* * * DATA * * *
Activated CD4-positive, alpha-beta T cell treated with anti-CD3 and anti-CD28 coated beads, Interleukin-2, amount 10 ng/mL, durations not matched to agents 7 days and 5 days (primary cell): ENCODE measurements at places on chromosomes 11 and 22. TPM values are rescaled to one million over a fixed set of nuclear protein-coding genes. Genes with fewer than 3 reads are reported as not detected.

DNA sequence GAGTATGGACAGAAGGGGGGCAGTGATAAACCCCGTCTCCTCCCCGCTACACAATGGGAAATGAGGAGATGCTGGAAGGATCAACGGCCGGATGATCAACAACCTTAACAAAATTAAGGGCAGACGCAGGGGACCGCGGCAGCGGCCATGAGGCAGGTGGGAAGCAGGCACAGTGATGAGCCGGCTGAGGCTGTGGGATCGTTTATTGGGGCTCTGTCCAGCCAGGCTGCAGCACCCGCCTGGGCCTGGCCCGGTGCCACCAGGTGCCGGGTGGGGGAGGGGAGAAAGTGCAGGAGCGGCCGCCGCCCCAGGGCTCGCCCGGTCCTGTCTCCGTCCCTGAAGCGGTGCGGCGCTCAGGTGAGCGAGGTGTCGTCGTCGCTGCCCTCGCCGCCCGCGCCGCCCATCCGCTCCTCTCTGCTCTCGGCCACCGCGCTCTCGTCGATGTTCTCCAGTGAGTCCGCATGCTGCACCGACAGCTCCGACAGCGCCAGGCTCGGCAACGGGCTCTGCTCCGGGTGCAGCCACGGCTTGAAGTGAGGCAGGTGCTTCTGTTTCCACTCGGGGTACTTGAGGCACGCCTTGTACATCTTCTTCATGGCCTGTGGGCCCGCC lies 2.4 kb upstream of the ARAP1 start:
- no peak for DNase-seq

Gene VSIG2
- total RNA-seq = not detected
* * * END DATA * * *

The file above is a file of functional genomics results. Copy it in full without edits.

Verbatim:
Activated CD4-positive, alpha-beta T cell treated with anti-CD3 and anti-CD28 coated beads, Interleukin-2, amount 10 ng/mL, durations not matched to agents 7 days and 5 days (primary cell): ENCODE measurements at places on chromosomes 11 and 22. TPM values are rescaled to one million over a fixed set of nuclear protein-coding genes. Genes with fewer than 3 reads are reported as not detected.

DNA sequence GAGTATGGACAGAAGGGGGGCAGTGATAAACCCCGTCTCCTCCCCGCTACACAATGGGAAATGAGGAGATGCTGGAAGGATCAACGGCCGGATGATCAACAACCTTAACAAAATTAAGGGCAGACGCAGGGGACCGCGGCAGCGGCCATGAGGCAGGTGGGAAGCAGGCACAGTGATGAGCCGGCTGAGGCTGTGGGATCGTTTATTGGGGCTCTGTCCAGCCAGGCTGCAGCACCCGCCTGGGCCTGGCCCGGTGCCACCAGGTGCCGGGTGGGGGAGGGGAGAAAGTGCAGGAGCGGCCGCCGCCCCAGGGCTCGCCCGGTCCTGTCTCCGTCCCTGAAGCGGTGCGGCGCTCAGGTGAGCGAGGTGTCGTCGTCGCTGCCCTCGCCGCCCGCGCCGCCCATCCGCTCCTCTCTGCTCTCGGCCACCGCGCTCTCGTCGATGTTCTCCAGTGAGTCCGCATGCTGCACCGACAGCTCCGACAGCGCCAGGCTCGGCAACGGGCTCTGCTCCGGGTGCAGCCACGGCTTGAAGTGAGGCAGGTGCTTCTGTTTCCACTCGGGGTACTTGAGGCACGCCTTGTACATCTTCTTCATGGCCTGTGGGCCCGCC lies 2.4 kb upstream of the ARAP1 start:
- no peak for DNase-seq

Gene VSIG2
- total RNA-seq = not detected